The Congolese warlords and the US non-ethical companies will be among the first beneficiaries of the application of the measures by which the president Donald Trump wants to enforce the revision of the Wall Street reform, known as the Dodd-Frank Act.
The law, promoted by the Obama administration in 2010, was enacted to protect consumers and to prevent a repetition of an event like the subprime mortgage crisis of 2007, but for the new occupant of the White House is just an unnecessary drag for the US economic revival.
Between the folds of the Dodd-Frank Act it is also Section 1502, which under the supervision of the Securities and Exchange Commission (SEC) provides for the adoption of detailed rules. The law forces US companies to make public, on an annual and more corresponding statement all the trades and businesses related minerals such as coltan, gold, tin, tantalum and tungsten, which are the basis of many conflicts in the democratic Republic of Congo and the Great Lakes region.
The legislation also requires the completion of monitoring activities on respect for human rights at the US companies factories and those of suppliers of raw materials.
However, in 2015, that regulation is the subject of appeals and reassessments to propose the repeal, after having been questioned several times by members of the US Congress, that agree would violate the First Amendment, therefore unconstitutional.
In addition, critics argue that the introduction of the rule has produced a significant increase in unemployment in the Congo, since a large number of small mines have closed because of falling demand.
Certainly, the two-year suspension of Section 1502, proposed by US President Trump on the basis of alleged threat to national security (stratagem that has not hesitated to use for applying the so-called “Muslim ban”), is likely to take any form of control to origin of the minerals mined in war zones.
The interruption would undermine years of efforts to achieve the identification of resources and prevent end-consumers of smartphones, tablets, personal computers, jewellery and other widespread products, to finance abuses and conflicts, without their knowledge.
While the European Union, on 16 June 2016, approved a text that introduces the traceability mandatory for European companies that use minerals from areas affected by war, providing information on all measures taken to trace them.
The provision introduced by the EU, however, has stirred open dissent within civil society organizations, which have defined the agreement partial because it concerns only the importers of ores and those companies (smelters and refineries) who carry out the initial processing.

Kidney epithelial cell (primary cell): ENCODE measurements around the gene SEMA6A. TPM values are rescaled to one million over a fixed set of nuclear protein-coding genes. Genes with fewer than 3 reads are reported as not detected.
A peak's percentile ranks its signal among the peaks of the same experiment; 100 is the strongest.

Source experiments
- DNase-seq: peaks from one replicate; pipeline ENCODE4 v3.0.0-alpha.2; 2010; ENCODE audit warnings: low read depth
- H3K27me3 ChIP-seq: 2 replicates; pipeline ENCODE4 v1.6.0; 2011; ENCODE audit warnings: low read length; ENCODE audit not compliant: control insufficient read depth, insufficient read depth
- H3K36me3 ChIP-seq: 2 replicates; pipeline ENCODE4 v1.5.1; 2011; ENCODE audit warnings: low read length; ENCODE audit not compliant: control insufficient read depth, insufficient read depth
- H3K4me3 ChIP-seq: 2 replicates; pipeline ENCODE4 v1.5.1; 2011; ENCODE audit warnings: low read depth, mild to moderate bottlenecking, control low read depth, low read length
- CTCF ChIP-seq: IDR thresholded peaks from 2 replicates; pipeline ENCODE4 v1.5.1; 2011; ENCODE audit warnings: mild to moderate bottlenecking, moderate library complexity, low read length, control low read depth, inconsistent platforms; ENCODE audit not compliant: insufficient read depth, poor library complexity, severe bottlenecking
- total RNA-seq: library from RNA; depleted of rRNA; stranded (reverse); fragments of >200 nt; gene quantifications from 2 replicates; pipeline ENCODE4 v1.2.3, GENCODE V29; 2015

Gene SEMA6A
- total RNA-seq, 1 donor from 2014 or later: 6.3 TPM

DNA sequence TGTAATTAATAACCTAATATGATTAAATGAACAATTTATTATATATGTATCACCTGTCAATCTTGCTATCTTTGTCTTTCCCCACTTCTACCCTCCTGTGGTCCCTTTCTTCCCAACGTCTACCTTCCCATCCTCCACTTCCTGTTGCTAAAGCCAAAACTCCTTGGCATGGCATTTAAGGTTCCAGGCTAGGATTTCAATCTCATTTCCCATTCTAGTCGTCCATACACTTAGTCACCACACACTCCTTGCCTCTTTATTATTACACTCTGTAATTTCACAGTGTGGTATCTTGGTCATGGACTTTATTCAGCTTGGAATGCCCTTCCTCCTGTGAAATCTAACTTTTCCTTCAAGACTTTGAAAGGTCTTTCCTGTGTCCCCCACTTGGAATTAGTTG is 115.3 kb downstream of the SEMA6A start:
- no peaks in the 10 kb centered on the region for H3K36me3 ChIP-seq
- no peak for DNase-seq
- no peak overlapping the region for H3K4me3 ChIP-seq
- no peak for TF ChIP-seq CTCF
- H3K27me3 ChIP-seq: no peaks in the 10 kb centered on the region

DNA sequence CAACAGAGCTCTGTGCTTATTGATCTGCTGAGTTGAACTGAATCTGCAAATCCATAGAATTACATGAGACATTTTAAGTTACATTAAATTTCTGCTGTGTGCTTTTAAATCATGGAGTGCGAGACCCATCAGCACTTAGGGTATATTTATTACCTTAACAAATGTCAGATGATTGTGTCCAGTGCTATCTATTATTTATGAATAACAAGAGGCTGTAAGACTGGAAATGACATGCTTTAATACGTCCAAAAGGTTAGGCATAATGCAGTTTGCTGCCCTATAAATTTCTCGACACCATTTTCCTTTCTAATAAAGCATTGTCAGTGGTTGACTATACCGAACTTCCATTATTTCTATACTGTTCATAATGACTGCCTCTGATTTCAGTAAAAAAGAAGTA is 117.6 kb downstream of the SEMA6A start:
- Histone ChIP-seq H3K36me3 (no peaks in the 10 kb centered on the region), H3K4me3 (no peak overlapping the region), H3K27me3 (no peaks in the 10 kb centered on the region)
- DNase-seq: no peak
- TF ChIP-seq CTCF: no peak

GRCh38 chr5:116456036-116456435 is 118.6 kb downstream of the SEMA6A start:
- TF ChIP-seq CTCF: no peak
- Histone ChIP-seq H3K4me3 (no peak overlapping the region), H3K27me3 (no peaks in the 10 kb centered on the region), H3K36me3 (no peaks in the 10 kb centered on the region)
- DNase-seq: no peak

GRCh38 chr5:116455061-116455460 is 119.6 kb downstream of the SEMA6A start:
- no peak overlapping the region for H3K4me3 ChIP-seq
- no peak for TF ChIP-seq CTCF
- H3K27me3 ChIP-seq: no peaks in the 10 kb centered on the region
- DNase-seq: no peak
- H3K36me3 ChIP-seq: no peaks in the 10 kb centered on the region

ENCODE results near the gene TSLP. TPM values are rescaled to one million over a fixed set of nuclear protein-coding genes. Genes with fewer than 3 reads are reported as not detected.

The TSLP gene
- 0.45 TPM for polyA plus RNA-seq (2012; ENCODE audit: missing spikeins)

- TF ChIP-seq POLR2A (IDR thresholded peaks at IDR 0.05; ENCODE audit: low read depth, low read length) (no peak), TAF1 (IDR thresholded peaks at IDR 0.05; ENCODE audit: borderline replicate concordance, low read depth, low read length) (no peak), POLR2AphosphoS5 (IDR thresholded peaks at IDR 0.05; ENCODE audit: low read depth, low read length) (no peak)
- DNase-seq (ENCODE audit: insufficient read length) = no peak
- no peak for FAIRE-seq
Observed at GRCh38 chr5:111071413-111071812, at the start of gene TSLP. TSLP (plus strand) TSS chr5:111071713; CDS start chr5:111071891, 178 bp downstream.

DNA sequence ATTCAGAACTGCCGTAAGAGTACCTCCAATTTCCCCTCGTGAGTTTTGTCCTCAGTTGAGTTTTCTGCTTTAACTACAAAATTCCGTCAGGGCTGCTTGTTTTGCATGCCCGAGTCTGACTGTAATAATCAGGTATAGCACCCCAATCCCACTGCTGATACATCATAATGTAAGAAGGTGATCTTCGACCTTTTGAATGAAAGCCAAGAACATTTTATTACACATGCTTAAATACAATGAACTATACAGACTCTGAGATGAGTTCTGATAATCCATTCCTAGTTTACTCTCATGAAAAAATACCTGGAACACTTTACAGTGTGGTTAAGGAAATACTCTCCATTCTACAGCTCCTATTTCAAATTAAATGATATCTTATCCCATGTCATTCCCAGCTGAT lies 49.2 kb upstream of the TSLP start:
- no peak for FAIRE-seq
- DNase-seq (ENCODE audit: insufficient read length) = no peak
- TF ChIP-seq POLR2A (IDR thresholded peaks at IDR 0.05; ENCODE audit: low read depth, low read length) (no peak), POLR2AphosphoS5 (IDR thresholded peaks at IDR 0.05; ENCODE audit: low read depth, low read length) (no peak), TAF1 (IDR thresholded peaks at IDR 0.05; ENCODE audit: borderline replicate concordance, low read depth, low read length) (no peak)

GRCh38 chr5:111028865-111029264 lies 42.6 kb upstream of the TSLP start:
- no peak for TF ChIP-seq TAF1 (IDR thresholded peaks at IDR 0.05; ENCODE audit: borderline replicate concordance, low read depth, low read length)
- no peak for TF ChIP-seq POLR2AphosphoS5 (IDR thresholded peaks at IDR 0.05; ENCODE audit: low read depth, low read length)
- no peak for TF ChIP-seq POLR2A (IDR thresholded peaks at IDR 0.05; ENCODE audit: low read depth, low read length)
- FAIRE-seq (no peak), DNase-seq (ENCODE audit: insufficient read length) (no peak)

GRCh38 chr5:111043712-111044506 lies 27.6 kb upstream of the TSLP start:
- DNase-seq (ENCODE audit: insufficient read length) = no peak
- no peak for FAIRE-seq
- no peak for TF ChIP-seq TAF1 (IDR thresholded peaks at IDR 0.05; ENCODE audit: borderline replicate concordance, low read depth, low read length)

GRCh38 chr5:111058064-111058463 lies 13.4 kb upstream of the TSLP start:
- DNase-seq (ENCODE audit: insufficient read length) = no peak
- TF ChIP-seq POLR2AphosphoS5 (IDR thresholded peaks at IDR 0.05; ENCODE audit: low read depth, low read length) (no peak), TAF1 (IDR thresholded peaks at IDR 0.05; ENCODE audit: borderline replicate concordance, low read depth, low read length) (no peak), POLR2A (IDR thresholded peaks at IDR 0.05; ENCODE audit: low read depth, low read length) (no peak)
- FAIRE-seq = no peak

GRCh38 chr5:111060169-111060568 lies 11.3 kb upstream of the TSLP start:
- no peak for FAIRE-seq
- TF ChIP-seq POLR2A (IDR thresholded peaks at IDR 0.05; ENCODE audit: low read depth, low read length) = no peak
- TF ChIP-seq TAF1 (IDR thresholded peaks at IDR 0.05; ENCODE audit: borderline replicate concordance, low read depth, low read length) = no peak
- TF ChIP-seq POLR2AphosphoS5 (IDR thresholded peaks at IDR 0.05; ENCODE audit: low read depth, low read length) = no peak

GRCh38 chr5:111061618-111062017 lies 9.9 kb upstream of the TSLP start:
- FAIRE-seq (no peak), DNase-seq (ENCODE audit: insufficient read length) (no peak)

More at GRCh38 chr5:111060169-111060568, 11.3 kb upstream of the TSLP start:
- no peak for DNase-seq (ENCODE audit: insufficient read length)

Despite this, the legislative measure testifies that the Brussels approach to the painful question is based on very different parameters than those adopted so far by the Trump Administration.
The main organizations involved in the protection of human rights are deeply concerned about the possible suspension of the legislation on the control of minerals of conflict.
Amnesty International has branded as shameful the proposal made by the US President, since it would create a heavy setback in the effort to curb the exploitation of the populations where they are the precious minerals extracted.
Global Witness, said that the blockade of the Regulation on conflict minerals would be a real gift for illegal traffickers and the armed gangs who seek to profit from the minerals ‘bloody’, as well as constitute an excellent opportunity for companies that intend to enter business with criminals and corrupt.
Human Rights Watch, said that the armed groups operating in Congo have often using the profits from the sale of minerals to buy weapons and fund their activities, thanks to the complicity willingness of major industries which make huge profits from these conflicts and the illegal market minerals, paid up to 70% less than their market value.
New York-Based Organization cited the case of some mining towns in Ituri district in north-eastern Democratic Republic of Congo, where between 2002 and 2004, the warlords fought killing about 2,000 civilians and committing war crimes, rapes and torture.
Partnership Africa Canada (PAC), a Ottawa-Based Organization, and with financial support from the Canadian government has long cooperated with the Central African countries to support the establishment of a certification system for minerals, has reported that now the results achieved could be harmed by Trump imminent action.
Without forgetting, that the suspension of the measure will increase the possibility of instability in the Democratic Republic of Congo, where last December 19 at the expiry of its mandate, President Joseph Kabila has refused to relinquish power, forcing to postpone the elections at the end of this year. So that, the north-eastern provinces of the country, the area of conflict minerals, could be at higher risk of violence at this stage.